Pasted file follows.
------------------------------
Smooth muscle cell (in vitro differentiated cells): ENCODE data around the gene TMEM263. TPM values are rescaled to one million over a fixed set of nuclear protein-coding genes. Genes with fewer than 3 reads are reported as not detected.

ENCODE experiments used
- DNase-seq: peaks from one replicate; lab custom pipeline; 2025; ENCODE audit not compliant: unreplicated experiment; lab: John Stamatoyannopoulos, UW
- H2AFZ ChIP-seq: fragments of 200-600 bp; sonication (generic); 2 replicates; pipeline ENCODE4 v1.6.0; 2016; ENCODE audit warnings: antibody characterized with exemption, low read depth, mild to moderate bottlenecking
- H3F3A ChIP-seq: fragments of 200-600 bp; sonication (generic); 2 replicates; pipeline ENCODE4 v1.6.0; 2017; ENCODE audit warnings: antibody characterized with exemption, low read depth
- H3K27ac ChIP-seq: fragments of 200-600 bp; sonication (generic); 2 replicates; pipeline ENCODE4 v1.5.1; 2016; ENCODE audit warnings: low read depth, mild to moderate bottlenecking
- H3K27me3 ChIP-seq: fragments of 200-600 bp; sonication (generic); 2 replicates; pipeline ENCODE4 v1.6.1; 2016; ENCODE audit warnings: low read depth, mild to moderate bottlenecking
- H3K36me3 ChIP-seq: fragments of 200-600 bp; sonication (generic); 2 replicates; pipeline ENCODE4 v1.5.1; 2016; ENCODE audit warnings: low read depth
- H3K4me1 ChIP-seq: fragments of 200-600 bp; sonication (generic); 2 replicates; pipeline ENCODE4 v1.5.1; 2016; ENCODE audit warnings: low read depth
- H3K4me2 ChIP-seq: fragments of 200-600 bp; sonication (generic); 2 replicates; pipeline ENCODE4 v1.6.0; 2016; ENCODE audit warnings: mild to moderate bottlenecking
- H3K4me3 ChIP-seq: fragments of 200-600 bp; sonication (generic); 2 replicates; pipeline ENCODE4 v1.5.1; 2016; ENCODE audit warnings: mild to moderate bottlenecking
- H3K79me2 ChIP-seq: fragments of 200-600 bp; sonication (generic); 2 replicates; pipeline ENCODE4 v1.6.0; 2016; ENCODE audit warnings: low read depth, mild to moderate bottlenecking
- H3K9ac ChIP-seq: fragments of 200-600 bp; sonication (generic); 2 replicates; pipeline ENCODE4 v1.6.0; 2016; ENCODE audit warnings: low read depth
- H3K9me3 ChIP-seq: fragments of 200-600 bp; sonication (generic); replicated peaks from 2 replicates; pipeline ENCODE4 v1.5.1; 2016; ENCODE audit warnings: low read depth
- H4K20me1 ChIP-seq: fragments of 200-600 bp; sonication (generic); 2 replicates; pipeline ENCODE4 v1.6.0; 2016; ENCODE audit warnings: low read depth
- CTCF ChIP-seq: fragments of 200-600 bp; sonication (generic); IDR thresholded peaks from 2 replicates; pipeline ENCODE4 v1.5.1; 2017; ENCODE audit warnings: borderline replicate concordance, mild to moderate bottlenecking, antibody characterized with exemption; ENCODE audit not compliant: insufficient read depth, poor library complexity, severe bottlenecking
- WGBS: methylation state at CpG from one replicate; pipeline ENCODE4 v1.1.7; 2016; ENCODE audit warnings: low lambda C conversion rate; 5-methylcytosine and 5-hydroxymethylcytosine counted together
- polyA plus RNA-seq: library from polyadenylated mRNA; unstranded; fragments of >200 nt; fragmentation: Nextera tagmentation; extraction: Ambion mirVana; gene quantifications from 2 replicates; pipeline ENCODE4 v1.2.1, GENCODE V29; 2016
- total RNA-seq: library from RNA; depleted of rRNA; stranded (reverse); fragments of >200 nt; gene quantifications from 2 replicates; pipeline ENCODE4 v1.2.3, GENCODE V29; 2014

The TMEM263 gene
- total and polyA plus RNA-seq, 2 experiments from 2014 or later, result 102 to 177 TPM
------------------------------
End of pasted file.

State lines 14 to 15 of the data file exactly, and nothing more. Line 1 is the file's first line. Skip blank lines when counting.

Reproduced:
- H3K9me3 ChIP-seq: fragments of 200-600 bp; sonication (generic); replicated peaks from 2 replicates; pipeline ENCODE4 v1.5.1; 2016; ENCODE audit warnings: low read depth
- H4K20me1 ChIP-seq: fragments of 200-600 bp; sonication (generic); 2 replicates; pipeline ENCODE4 v1.6.0; 2016; ENCODE audit warnings: low read depth